It is easy to forget that the music of our speech, our tone of voice, communicates just as much as the actual content of what is said. In fact, we may often feel that what we said has not been heard but notice that the emotion behind it causes family members to react. A gentle, monotone, “The dishwasher is broken.” is very different than a stressed, high-pitched, “The dishwasher is broken!” We offer instructions, directives and corrections to our children all day. We require their compliance to get through our routines. So how does our tone of voice affect what our children hear and how they respond? And could our awareness of our tone of voice make a difference in everyday life?

Because children are learning and developing, because they may be clumsy or make poor choices, parents may correct their children many times throughout the day. School age children are being corrected and then come home to more. That feedback and particularly how it’s delivered can build over the course of day and lead to upset, non-compliance and a child who feels like he is not valued or that something is wrong with him. It may become an unintended cycle fed by children feeling negatively about themselves, misbehaving to gain your attention or to push you to negate their bad feelings about themselves and your frustrated reaction. tone tuning misbehavior cycle 001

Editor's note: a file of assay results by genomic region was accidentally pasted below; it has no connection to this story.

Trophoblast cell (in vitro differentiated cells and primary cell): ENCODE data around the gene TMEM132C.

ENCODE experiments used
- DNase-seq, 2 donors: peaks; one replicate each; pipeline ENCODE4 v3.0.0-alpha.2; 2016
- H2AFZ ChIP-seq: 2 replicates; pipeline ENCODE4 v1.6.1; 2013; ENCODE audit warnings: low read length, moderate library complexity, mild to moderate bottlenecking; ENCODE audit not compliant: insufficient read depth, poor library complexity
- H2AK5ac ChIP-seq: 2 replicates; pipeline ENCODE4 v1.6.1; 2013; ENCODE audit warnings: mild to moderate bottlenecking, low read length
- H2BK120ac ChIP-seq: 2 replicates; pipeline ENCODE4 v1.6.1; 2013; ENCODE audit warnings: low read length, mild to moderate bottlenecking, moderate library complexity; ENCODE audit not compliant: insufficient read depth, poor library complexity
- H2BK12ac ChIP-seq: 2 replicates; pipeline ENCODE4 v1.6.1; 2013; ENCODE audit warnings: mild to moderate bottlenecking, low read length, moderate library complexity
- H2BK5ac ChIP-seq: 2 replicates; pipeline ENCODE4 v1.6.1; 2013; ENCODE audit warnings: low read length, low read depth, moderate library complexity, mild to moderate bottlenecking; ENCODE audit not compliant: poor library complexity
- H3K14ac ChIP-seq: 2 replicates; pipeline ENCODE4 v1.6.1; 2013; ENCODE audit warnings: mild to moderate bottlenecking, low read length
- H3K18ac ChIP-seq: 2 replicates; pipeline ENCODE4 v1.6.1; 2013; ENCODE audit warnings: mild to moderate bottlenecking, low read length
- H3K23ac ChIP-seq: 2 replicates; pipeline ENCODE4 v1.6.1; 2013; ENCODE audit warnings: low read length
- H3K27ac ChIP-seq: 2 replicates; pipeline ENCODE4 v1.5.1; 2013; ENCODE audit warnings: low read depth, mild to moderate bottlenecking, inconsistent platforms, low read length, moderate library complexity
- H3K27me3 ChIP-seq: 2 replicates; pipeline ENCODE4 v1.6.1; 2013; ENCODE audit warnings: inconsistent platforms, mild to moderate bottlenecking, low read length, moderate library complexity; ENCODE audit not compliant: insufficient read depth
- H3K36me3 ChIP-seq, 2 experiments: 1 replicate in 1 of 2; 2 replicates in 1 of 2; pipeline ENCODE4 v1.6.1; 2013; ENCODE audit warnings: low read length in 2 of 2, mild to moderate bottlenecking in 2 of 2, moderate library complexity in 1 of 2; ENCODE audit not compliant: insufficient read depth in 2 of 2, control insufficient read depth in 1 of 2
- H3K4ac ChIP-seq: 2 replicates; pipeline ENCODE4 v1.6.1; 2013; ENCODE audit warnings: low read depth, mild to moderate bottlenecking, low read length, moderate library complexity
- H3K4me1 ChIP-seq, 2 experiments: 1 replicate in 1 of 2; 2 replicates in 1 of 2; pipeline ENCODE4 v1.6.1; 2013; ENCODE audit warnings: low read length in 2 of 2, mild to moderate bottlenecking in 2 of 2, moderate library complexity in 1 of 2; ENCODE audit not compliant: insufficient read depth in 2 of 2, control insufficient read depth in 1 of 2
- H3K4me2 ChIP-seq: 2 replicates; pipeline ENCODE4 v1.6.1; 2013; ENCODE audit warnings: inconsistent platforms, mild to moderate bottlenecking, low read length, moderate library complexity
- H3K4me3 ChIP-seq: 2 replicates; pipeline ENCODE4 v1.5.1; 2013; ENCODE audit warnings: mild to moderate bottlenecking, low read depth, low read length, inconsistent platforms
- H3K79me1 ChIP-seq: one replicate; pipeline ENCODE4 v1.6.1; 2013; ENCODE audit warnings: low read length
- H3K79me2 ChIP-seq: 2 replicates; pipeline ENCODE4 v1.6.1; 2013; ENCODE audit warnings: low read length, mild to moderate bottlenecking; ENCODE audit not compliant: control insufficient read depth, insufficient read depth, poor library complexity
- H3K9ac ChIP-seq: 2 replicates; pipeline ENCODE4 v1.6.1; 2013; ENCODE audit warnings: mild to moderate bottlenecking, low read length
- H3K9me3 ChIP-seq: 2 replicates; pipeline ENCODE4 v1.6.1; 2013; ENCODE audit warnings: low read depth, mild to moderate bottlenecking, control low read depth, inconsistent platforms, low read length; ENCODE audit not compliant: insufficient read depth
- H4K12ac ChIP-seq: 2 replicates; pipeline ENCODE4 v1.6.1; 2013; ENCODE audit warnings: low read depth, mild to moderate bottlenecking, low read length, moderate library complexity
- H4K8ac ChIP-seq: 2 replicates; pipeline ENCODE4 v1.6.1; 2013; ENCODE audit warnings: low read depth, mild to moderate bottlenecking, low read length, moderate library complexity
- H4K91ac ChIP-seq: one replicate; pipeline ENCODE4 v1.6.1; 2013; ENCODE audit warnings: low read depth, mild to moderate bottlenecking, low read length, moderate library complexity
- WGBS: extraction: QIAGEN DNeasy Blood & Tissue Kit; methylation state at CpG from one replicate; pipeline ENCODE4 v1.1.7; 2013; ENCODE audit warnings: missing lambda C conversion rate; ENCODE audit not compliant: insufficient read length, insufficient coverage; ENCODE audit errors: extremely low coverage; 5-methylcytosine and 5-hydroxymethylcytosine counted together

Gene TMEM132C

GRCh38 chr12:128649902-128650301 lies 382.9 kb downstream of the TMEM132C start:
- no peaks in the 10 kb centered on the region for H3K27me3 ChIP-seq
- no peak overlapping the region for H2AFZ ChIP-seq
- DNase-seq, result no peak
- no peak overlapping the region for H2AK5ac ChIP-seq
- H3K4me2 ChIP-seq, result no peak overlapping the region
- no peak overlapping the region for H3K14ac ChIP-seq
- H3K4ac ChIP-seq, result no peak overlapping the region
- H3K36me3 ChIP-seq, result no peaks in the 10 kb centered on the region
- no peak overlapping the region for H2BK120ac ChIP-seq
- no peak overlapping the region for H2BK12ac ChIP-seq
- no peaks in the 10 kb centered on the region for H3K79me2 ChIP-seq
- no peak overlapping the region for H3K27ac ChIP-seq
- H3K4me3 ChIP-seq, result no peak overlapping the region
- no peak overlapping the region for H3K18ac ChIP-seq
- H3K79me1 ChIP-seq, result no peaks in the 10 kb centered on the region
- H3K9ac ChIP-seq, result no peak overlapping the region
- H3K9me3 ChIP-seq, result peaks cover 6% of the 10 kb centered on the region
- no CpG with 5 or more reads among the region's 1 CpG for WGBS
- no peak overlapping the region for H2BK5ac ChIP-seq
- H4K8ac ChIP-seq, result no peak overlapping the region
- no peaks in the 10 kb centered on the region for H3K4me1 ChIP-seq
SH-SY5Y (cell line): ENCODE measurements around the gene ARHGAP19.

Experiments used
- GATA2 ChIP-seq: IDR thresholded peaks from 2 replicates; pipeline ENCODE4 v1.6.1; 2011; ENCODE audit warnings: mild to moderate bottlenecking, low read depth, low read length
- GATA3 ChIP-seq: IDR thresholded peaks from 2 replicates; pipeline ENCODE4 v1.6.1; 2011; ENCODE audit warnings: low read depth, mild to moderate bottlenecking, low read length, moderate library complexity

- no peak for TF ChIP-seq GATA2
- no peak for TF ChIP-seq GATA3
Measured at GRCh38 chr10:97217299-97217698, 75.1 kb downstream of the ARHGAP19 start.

Children and adults sometimes don’t distinguish between critical feedback and how a person feels about them in general. Interestingly, a respected researcher on marriages, John Gottman,[i] found that the commonality in successful marriages was not how partners fought or did not fight. The key was a five to one ratio of positive interactions to negative ones. That might be a helpful lesson in talking with our children as well.